Kurt brought a unique mix of traditional in-ring and Greco-Roman styled wrestling that was a throwback to wrestlers of old. Kurt could have a great match with just about any other wrestler regardless of their size or skill. Kurt went on to have historic feuds with The Rock, Steve Austin, the Undertaker, HHH and Shawn Michaels. Kurt even managed to have one of his best matches against Vince McMahon’s son, Shane McMahon, who clearly has never been to a formal wrestling school and if he has, certainly didn’t retain much of what was taught.
I don’t know what the backstage Kurt Angle was like. All I know is that the guy who I saw every Monday night was every bit as hard a worker as the Pittsburgh town that bore him. He was a talent that didn’t need a championship belt to be interesting. As a matter of fact, the better Kurt Angle matches I saw were the ones where he didn’t have the WWE Championship. Kurt would shed the good guy image later in his career and simply follow his three “i”s. He was as intense and intelligent an in ring wrestler as anybody that has ever laced up boots and stepped in a ring. He sacrificed his body. In one of the most incredible moves I have ever seen, Kurt climbed to the top of a steel cage enclosure and did a moonsault (or a backflip), crashing to the ring below.
Selfishly, I’ll miss tuning in to see Kurt. He was a funny guy. As much as his on-screen persona was entertaining, you could almost tell this guy had some of the best laughs with his buddies behind the curtain. But if this means that Kurt will be able to enjoy his life, his wife and his children, I’m all for it. The WWE isn’t as entertaining as it was in the mid-late 90s. Kurt has pretty much done all there is to do. He’s earned time at home enjoying his life while he can still play with his children and enjoy his family. And while I’m sure that Kurt will return to the WWE someday (he’s been given an open door to return by Vince McMahon), even if he doesn’t return in a wrestling capacity, Kurt has done more for wrestling than even he realizes.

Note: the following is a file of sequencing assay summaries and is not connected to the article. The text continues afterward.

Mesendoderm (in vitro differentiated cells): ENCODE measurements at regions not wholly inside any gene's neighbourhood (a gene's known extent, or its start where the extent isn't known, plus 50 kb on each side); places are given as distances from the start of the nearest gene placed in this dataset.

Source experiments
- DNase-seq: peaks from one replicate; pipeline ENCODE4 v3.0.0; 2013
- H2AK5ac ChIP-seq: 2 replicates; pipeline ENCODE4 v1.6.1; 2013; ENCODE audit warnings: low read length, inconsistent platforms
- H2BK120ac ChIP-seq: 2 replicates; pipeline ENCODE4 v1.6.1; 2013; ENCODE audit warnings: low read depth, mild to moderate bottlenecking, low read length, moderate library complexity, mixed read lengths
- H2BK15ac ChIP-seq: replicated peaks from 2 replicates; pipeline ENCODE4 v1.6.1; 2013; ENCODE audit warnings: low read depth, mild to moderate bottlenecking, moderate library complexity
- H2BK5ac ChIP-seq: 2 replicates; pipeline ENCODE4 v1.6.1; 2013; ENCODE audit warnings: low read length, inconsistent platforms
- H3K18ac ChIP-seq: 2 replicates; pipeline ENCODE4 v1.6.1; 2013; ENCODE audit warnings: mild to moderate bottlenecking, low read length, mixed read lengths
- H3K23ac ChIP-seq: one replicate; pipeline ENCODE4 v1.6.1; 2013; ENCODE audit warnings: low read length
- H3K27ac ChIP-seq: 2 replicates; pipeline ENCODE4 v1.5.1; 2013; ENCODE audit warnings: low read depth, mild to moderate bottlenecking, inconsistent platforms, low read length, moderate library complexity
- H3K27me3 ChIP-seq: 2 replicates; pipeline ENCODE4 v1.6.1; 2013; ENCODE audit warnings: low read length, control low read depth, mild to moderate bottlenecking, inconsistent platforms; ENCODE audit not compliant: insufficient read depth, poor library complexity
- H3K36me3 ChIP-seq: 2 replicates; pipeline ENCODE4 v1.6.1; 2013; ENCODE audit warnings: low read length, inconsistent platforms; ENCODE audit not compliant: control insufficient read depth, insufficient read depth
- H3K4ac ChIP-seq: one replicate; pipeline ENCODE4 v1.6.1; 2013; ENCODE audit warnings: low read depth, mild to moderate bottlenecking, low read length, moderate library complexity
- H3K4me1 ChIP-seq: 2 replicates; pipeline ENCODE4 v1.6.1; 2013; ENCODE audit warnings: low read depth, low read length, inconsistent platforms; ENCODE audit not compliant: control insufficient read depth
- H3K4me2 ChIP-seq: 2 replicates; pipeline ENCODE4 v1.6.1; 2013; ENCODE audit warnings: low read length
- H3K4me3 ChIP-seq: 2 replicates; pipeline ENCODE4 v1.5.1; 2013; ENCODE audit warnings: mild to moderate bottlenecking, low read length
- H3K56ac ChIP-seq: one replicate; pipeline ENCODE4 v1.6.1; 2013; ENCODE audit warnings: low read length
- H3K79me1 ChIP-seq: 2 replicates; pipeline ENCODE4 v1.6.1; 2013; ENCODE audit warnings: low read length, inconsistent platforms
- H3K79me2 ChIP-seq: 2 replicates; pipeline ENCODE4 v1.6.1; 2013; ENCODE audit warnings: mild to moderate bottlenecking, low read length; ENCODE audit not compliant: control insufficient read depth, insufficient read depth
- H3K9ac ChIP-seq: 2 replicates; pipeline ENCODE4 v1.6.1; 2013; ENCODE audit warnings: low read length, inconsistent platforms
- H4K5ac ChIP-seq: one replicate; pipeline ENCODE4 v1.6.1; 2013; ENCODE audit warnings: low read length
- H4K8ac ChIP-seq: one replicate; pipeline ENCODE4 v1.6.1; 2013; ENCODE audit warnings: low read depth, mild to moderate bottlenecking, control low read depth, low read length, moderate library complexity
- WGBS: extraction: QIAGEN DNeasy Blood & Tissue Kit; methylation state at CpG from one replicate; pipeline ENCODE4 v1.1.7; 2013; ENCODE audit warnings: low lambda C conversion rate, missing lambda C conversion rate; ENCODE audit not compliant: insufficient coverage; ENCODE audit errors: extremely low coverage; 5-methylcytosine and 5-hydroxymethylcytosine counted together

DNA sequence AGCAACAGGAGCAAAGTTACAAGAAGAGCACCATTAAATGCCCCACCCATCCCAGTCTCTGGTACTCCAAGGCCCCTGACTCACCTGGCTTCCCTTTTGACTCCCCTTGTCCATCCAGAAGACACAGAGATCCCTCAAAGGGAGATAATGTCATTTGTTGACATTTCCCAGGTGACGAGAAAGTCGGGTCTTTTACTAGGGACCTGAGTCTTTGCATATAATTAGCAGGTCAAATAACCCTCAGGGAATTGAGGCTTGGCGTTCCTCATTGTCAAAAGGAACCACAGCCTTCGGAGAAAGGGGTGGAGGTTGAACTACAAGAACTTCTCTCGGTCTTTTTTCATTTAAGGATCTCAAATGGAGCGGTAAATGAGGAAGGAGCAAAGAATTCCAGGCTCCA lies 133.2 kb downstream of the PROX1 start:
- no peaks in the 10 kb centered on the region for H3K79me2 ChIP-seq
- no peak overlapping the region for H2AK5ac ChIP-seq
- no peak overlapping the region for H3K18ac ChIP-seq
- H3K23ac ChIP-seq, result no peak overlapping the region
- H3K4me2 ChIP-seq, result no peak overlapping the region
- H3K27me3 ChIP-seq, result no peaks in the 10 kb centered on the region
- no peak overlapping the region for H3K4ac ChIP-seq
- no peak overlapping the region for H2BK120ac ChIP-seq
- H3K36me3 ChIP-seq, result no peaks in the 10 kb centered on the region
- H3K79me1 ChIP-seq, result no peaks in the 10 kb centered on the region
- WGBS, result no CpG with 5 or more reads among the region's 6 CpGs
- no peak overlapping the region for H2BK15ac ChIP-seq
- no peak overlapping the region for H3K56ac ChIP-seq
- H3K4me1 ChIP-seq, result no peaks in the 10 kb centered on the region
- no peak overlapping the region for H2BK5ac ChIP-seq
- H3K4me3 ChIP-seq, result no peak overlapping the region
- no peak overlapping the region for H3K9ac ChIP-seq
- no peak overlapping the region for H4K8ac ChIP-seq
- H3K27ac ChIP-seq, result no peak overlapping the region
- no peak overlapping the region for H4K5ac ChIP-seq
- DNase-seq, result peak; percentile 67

I remember growing up hearing that “real” wrestlers were “amateur wrestlers” and that they hated professional wrestling because it cheapened their sport. And while many pro wrestlers were former amateur wrestlers, Kurt was an example of someone who excelled at both. Being a true Gold Medal winner and a WWE Champion, he vindicated “professional wrestling”. Here was a guy who legitimized professional wrestling. He had won a medal and rather than griping about how fake pro wrestling was, now he was off to prove his skills in the pro circuit. And prove it he did — Kurt was a four-time WWE Champion.
Regardless of how you felt about Kurt Angle, you had to respect him. He won me over after his first match and has entertained me greatly over the years. And so, Mr. Angle, I salute you and thank you for all that you’ve done to entertain us and to advance the sport of professional wrestling. You are the modern day Bob Backlund that is a tough American made champion who made us all believe. May God bless you, your marriage and your children with as much success as that which you enjoyed in the ring.
And if you never wrestle another match, know that you’ve left us with a legacy of great feuds that will be talked about for years to come.
Information and image courtesy of Wikipedia.org.